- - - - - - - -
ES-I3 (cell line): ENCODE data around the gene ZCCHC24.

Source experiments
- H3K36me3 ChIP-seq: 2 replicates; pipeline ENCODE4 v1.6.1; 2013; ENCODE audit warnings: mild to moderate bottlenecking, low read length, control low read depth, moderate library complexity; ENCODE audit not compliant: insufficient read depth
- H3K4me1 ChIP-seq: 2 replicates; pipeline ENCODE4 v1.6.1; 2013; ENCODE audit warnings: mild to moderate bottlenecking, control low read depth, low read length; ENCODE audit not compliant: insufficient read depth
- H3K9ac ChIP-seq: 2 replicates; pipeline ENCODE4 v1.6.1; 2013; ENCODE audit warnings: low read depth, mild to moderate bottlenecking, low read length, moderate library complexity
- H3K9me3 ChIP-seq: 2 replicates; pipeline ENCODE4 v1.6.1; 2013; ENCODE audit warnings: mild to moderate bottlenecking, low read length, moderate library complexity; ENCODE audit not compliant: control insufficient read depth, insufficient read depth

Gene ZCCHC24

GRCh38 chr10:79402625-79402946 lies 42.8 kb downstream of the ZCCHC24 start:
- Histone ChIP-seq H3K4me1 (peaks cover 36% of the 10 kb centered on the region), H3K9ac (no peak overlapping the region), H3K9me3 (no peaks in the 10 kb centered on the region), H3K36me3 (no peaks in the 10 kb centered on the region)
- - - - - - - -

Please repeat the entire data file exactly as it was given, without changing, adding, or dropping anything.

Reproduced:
ES-I3 (cell line): ENCODE data around the gene ZCCHC24.

Source experiments
- H3K36me3 ChIP-seq: 2 replicates; pipeline ENCODE4 v1.6.1; 2013; ENCODE audit warnings: mild to moderate bottlenecking, low read length, control low read depth, moderate library complexity; ENCODE audit not compliant: insufficient read depth
- H3K4me1 ChIP-seq: 2 replicates; pipeline ENCODE4 v1.6.1; 2013; ENCODE audit warnings: mild to moderate bottlenecking, control low read depth, low read length; ENCODE audit not compliant: insufficient read depth
- H3K9ac ChIP-seq: 2 replicates; pipeline ENCODE4 v1.6.1; 2013; ENCODE audit warnings: low read depth, mild to moderate bottlenecking, low read length, moderate library complexity
- H3K9me3 ChIP-seq: 2 replicates; pipeline ENCODE4 v1.6.1; 2013; ENCODE audit warnings: mild to moderate bottlenecking, low read length, moderate library complexity; ENCODE audit not compliant: control insufficient read depth, insufficient read depth

Gene ZCCHC24

GRCh38 chr10:79402625-79402946 lies 42.8 kb downstream of the ZCCHC24 start:
- Histone ChIP-seq H3K4me1 (peaks cover 36% of the 10 kb centered on the region), H3K9ac (no peak overlapping the region), H3K9me3 (no peaks in the 10 kb centered on the region), H3K36me3 (no peaks in the 10 kb centered on the region)